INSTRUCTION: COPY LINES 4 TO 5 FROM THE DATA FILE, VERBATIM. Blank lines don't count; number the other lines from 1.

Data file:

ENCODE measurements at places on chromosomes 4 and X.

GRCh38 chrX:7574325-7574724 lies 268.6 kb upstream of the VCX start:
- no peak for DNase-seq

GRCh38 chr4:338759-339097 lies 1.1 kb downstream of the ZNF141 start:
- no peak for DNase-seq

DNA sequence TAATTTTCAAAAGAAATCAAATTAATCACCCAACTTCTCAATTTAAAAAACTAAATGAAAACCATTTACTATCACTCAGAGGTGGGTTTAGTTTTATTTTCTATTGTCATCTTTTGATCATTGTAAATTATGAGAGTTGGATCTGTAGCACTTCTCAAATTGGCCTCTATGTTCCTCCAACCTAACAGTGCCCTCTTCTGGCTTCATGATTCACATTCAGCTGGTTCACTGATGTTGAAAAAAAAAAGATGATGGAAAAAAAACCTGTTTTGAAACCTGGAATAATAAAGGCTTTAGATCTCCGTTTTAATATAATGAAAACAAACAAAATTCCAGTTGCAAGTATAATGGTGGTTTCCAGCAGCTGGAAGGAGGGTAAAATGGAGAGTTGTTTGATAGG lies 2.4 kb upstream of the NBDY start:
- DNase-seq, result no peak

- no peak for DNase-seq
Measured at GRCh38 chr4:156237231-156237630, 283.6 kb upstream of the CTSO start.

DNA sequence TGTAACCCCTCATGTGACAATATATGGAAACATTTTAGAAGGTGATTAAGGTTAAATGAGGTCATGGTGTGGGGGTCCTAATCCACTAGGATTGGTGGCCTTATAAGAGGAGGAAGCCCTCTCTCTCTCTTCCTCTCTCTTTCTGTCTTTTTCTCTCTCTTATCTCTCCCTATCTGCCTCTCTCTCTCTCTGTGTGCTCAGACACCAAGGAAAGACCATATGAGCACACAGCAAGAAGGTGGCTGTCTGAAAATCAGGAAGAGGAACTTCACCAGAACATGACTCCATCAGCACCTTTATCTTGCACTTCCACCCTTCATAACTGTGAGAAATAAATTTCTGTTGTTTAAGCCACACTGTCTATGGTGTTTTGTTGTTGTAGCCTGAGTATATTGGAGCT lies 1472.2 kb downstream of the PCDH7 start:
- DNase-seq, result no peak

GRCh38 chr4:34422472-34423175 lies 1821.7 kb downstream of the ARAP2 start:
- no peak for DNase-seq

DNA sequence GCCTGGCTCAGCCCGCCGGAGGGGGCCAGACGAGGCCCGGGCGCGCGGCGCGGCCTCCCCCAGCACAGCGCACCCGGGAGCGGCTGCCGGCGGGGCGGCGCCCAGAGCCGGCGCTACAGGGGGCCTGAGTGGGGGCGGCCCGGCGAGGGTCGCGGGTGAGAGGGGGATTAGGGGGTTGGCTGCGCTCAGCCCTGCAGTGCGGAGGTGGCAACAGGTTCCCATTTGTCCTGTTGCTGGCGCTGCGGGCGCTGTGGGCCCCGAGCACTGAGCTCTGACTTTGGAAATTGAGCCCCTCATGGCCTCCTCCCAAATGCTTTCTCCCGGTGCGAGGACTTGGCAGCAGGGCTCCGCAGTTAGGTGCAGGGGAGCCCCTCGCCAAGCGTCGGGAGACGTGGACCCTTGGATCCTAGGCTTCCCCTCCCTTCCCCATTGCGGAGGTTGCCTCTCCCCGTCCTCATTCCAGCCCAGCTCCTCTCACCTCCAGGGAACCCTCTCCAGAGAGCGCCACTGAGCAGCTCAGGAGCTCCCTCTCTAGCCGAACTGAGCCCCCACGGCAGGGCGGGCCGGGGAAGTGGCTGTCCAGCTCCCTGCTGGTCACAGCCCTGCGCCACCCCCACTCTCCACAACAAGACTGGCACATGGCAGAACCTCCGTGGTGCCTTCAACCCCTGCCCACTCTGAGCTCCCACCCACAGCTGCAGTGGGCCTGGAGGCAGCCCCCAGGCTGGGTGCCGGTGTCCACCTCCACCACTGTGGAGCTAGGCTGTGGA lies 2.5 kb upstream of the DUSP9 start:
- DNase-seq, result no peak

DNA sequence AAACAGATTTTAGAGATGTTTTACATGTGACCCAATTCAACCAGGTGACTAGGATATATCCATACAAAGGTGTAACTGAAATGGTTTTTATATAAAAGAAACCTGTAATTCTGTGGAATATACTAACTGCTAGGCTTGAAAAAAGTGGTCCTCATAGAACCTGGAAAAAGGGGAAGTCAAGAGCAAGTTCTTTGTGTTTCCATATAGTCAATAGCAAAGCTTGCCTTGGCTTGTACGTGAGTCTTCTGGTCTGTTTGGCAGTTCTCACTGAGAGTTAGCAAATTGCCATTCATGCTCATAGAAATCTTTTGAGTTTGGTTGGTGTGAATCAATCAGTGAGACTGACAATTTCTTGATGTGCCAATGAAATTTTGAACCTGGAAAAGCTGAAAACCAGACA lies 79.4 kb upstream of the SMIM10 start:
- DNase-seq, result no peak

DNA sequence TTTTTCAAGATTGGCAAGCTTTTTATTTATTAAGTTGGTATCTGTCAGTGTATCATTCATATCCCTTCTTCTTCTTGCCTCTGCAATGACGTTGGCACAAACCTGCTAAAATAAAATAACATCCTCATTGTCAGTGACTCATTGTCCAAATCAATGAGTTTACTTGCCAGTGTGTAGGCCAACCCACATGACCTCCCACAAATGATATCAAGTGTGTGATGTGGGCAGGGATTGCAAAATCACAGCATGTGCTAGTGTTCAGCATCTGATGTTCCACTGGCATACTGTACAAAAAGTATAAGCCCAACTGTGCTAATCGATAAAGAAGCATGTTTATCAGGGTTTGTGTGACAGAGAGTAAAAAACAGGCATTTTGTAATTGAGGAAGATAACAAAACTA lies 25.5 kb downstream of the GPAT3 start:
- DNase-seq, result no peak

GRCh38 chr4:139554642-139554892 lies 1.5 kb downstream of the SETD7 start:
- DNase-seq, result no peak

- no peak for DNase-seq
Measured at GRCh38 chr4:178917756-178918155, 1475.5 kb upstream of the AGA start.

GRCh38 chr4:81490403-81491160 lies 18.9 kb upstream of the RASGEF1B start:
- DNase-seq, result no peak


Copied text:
GRCh38 chr4:338759-339097 lies 1.1 kb downstream of the ZNF141 start:
- no peak for DNase-seq